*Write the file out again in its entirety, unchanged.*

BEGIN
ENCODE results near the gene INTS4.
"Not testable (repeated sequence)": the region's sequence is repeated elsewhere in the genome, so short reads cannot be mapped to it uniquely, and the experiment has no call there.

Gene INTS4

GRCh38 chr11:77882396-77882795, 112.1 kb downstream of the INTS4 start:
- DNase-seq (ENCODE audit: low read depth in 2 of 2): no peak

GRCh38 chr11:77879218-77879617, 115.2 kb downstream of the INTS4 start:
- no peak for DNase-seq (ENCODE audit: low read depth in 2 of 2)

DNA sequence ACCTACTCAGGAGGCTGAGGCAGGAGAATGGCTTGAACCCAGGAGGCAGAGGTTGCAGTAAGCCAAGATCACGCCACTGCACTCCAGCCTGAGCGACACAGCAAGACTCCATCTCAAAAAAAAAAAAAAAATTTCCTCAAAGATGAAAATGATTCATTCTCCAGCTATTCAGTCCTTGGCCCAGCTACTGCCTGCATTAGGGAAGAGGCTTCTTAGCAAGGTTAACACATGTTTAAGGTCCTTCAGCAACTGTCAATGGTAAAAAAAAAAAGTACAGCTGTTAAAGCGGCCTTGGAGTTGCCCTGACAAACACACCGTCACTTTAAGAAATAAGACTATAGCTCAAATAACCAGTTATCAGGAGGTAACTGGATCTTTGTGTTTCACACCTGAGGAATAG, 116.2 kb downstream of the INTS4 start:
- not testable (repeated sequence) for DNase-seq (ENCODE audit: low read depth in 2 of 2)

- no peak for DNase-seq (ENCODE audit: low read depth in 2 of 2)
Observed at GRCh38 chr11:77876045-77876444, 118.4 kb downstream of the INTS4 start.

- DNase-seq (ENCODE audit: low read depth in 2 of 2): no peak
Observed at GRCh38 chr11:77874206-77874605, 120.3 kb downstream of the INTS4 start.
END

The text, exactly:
ENCODE results near the gene INTS4.
"Not testable (repeated sequence)": the region's sequence is repeated elsewhere in the genome, so short reads cannot be mapped to it uniquely, and the experiment has no call there.

Gene INTS4

GRCh38 chr11:77882396-77882795, 112.1 kb downstream of the INTS4 start:
- DNase-seq (ENCODE audit: low read depth in 2 of 2): no peak

GRCh38 chr11:77879218-77879617, 115.2 kb downstream of the INTS4 start:
- no peak for DNase-seq (ENCODE audit: low read depth in 2 of 2)

DNA sequence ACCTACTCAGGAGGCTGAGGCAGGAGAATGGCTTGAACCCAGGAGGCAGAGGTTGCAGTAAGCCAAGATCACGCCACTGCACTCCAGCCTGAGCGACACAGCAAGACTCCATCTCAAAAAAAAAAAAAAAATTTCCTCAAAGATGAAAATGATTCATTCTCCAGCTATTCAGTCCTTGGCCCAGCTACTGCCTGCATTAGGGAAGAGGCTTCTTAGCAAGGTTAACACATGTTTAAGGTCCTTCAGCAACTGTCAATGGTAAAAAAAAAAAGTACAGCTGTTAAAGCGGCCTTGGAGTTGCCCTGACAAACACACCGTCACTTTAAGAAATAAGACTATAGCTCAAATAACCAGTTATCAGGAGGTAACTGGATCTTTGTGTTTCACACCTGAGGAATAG, 116.2 kb downstream of the INTS4 start:
- not testable (repeated sequence) for DNase-seq (ENCODE audit: low read depth in 2 of 2)

- no peak for DNase-seq (ENCODE audit: low read depth in 2 of 2)
Observed at GRCh38 chr11:77876045-77876444, 118.4 kb downstream of the INTS4 start.

- DNase-seq (ENCODE audit: low read depth in 2 of 2): no peak
Observed at GRCh38 chr11:77874206-77874605, 120.3 kb downstream of the INTS4 start.